Kruk somehow found himself entered in a karaoke contest in Krakow. The only thing he could think to do was Elvis. The crowd went so wild it startled him. They made him sing every single Elvis song on the karaoke machine and he won the contest – grand prize was Russian champagne – and suddenly become one of Poland’s top Elvis impersonators.
He and his wife eventually moved back to California, first to San Diego and later Redondo Beach. Acting gigs were hard to come by, and the couple was struggling financially when his wife persuaded Kruk to enter an Elvis competition. Kruk scored first place at the Del Mar Fair – beating two established Elvis’s – and never looked back.
Kruk finally embraced his destiny. He couldn’t run from it any longer – he was born to be Elvis.
“This Elvis contest was in 2009, and the play ended in 2001,” he said. “So there was eight years of no Elvis, wandering lost.”
He bought a jumpsuit online and booked a gig at a Mormon ‘50s night in San Clemente. The crowd didn’t exactly go wild, but afterwards he was treated with a strange reverence as he posed in photos with children and signed autographs. He’d officially entered the Elvis world.
Kruk, who headlines Saint Rocke’s celebration of Elvis’s birthday on Friday night, has since become one of the premiere Elvis’s in Southern California. His gigs vary wildly – from corporate functions alone with his jumpsuit and sound machine to full-on theater gigs with his full band – and one in particular gave him an unofficial benediction of a sort from the Elvis world: he played a housewarming party thrown at Elvis’s former mansion in Beverly Hills, which a millionaire Elvis fan had recently bought. Among the guests was Elvis’s former girlfriend, Linda Thompson, who sat and chatted with Kruk before and after he sang.
“I’m treated as this special guest at the party — I’m hired to be there and I’m entertaining, but it’s like, ‘Oh, can I get you a drink, Elvis? Sit down and talk.’ These are bigwigs in the entertainment industry, executives and so on, who wouldn’t give me the time of day if I wasn’t in a jumpsuit. And that is the thing: there is the novel we should write, the doors that open when you wear a jumpsuit….Elvis is a force of nature, man.”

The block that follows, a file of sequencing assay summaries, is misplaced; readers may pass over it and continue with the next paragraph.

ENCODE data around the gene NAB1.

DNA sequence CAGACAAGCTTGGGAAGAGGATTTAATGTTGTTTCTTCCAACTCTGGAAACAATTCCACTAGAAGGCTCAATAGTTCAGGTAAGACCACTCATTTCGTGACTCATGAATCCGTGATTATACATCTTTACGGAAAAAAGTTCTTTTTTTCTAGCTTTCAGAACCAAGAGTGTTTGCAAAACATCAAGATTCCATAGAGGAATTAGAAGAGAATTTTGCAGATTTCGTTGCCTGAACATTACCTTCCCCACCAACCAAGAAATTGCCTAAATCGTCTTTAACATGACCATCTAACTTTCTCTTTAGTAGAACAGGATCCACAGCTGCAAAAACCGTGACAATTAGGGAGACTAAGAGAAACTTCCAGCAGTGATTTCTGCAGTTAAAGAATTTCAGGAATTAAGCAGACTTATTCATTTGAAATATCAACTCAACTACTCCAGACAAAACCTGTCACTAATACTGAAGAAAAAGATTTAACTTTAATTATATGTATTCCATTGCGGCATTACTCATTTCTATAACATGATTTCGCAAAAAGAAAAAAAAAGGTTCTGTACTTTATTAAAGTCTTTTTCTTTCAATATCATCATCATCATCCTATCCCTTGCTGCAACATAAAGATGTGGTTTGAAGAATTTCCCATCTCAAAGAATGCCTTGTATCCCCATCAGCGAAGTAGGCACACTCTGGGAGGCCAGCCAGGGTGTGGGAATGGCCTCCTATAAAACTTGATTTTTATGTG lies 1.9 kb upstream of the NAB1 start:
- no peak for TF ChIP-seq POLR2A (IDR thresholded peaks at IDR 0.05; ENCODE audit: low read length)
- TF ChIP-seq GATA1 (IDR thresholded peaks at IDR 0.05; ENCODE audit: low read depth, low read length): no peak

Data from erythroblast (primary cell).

Musically, Kruk has transcended mere impersonation. The current word used for bands that perform at this level is “tribute,” and it’s apt in this case – because what Kruk delivers isn’t karaoke, but a chance for audiences to capture a live glimpse of the musicality and stage presence that made Elvis the King.
“When it clicks – and it doesn’t necessarily mean when you’re playing everything perfectly – it’s when everyone is on the journey,” Kruk said. “A lot of the audience are people that saw him, and they are putting that charge into you, keeping you honest. The best is when it’s a song that is normally filler, a ballad or something…and there’s this moment of silence and then you get this huge roar of applause at the end. Because you nailed it, you got it. And there is nothing like it.”
And, of course, there are the fringe benefits that come with being Elvis.
“Any excuse to wear a jumpsuit,” Kruk said